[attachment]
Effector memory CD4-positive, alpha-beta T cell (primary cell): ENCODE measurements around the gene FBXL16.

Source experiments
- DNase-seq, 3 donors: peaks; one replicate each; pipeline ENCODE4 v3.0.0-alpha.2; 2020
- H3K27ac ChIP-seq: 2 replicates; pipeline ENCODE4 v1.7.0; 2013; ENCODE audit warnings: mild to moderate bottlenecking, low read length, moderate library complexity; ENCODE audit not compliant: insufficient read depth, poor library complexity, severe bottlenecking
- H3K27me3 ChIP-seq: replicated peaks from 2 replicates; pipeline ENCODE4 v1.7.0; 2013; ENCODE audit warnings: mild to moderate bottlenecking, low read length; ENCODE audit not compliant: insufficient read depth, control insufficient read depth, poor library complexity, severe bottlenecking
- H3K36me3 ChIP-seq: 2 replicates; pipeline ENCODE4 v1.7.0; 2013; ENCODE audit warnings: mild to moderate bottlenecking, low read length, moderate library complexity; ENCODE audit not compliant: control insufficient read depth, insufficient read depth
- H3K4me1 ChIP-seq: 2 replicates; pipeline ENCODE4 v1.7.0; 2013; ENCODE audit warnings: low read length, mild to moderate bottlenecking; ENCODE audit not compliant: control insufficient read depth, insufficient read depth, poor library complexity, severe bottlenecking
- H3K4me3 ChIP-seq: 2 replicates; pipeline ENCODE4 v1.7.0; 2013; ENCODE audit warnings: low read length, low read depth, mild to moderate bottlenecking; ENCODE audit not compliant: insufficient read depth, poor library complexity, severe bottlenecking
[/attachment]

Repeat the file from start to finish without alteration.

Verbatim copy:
Effector memory CD4-positive, alpha-beta T cell (primary cell): ENCODE measurements around the gene FBXL16.

Source experiments
- DNase-seq, 3 donors: peaks; one replicate each; pipeline ENCODE4 v3.0.0-alpha.2; 2020
- H3K27ac ChIP-seq: 2 replicates; pipeline ENCODE4 v1.7.0; 2013; ENCODE audit warnings: mild to moderate bottlenecking, low read length, moderate library complexity; ENCODE audit not compliant: insufficient read depth, poor library complexity, severe bottlenecking
- H3K27me3 ChIP-seq: replicated peaks from 2 replicates; pipeline ENCODE4 v1.7.0; 2013; ENCODE audit warnings: mild to moderate bottlenecking, low read length; ENCODE audit not compliant: insufficient read depth, control insufficient read depth, poor library complexity, severe bottlenecking
- H3K36me3 ChIP-seq: 2 replicates; pipeline ENCODE4 v1.7.0; 2013; ENCODE audit warnings: mild to moderate bottlenecking, low read length, moderate library complexity; ENCODE audit not compliant: control insufficient read depth, insufficient read depth
- H3K4me1 ChIP-seq: 2 replicates; pipeline ENCODE4 v1.7.0; 2013; ENCODE audit warnings: low read length, mild to moderate bottlenecking; ENCODE audit not compliant: control insufficient read depth, insufficient read depth, poor library complexity, severe bottlenecking
- H3K4me3 ChIP-seq: 2 replicates; pipeline ENCODE4 v1.7.0; 2013; ENCODE audit warnings: low read length, low read depth, mild to moderate bottlenecking; ENCODE audit not compliant: insufficient read depth, poor library complexity, severe bottlenecking